5 Facts on the Parent Trigger in Pennsylvania

SEPTEMBER 27, 2012 | Policy Points by COMMONWEALTH FOUNDATION

Charter Schools

Pennsylvania lawmakers are considering legislation to reform the state charter school law.  This legislation may include a "parent trigger" to convert failing schools into charter schools.

1. What is the parent trigger?  The parent trigger allows parents to take greater control over a public school that consistently fails to educate their children.  In most cases, at least half of all parents must sign a petition demanding reform at the school.  The type of parent trigger reform varies.  Among the options used nationwide, parents may convert a school into a charter school, change the school board or top administrative leadership, or shut down the school entirely and allow students to learn at other schools.

2. The parent trigger is a significant education reform.  Parents of students at persistently underperforming public schools often helplessly watch their children fall behind while teachers, administrators and the school board flounder in dysfunction.  In the best-known case in America—Desert Trails Elementary School in Adelanto, California—Doreen Diaz saw her fifth-grade daughter struggle to read at a second-grade level.  Diaz formed a "parent union" that successfully won enough support to pull the parent trigger, though the case continues.  Strong intervention through a parent trigger is frequently the last option available to parents at a failing school to improve standards, and save their children's education.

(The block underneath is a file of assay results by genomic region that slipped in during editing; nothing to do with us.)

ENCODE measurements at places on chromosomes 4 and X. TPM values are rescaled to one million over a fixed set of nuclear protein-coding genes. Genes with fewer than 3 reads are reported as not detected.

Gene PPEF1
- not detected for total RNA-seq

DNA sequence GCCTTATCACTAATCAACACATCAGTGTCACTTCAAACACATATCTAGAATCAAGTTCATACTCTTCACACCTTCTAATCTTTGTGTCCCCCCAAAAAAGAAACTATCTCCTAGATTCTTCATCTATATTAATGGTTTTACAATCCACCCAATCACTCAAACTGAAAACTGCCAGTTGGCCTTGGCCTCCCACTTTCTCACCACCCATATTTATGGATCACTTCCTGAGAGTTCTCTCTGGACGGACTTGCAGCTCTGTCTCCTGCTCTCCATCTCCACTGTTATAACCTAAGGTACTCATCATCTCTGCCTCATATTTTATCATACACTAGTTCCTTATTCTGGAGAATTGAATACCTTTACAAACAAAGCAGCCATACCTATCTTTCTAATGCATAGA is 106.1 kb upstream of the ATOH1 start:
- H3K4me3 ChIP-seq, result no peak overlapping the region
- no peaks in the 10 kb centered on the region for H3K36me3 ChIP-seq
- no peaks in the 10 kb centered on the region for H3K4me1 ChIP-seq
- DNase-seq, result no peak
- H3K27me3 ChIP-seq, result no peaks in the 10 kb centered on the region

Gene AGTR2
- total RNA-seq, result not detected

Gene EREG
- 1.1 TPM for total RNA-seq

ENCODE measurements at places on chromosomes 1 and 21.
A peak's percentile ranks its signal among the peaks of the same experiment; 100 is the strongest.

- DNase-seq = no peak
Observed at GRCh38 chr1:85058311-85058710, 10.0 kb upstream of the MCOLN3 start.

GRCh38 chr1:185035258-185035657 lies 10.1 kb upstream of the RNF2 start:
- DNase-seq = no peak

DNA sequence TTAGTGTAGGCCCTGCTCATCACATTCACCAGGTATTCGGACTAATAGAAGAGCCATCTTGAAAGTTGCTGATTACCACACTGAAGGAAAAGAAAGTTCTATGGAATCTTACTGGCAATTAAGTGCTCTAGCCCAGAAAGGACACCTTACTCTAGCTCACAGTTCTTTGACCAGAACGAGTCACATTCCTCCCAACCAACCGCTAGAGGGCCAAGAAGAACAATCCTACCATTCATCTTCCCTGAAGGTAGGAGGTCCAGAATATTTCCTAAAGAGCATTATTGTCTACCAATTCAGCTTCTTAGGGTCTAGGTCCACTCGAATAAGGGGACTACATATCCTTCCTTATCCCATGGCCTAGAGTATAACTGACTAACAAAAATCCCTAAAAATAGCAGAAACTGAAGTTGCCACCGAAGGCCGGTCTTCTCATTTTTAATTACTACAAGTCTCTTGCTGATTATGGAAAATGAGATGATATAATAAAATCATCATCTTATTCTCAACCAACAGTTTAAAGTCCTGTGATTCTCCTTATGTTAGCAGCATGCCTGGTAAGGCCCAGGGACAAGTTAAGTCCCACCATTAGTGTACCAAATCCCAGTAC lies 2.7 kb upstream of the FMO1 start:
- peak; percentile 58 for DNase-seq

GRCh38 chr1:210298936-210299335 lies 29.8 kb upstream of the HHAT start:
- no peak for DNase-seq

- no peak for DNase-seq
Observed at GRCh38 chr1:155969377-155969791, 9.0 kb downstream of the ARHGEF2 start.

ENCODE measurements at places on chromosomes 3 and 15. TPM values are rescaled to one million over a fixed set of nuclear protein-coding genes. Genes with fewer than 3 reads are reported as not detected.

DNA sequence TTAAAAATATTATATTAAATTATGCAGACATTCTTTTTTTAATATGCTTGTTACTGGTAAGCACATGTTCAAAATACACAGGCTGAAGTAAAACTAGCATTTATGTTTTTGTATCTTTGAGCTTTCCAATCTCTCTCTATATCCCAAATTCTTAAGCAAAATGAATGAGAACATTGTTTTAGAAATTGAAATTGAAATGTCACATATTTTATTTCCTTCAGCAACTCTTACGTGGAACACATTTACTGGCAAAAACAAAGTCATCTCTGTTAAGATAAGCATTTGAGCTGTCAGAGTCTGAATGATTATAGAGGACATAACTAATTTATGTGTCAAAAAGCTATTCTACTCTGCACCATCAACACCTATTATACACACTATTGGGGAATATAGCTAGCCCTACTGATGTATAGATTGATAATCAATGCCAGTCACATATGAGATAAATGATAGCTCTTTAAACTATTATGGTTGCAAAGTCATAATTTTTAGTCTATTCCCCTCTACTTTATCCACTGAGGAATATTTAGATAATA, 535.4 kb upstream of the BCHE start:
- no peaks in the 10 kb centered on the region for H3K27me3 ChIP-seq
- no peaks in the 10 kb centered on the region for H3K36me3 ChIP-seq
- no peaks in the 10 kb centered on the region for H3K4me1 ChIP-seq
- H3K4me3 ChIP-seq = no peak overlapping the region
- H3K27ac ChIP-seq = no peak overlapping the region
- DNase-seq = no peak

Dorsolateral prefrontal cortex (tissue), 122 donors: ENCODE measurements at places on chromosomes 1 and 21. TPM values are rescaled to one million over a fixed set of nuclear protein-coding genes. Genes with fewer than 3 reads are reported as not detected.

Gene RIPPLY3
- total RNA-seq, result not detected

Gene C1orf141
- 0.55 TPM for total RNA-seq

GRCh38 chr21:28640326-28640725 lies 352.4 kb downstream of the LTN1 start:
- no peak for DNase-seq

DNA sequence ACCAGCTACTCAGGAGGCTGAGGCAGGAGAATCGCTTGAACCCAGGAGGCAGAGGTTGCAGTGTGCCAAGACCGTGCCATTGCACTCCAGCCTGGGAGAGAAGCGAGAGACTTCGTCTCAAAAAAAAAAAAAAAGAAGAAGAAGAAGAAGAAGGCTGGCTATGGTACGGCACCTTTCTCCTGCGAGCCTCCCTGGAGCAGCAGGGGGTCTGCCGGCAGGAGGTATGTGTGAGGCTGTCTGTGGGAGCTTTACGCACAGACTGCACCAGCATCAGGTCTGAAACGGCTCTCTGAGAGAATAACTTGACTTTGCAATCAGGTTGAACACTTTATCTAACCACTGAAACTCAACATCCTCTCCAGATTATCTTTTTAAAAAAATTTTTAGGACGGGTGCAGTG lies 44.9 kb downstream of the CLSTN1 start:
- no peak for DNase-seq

3. The parent trigger is growing in popularity.  Twenty states have considered the measure, while seven have enacted parent trigger laws: California, Connecticut, Indiana, Louisiana, Mississippi, Ohio and Texas.

4. Pennsylvania has no parent trigger law.  "Won't Back Down," a film starring award-winning actresses Maggie Gyllenhaal and Viola Davis, opens September 2012 and depicts parents and dedicated teachers in Pittsburgh using parent trigger to turn around their fictional school.  Though the movie is set in Pennsylvania, real Keystone State families have no parent trigger to pull, while our lowest performing public schools have failed for years to get a majority of students reading and doing math at grade level.

5. Pennsylvania can enact a parent trigger this fall.  SB 1115, which the state House passed in June, is a charter reform bill that includes provisions for parents and teachers to convert a school into a charter.  Strengthening such language to allow a group of parents to perform such a turnaround alone would create a meaningful parent trigger.

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For more information on Charter Schools and Education Reform, visit www.CommonwealthFoundation.org.

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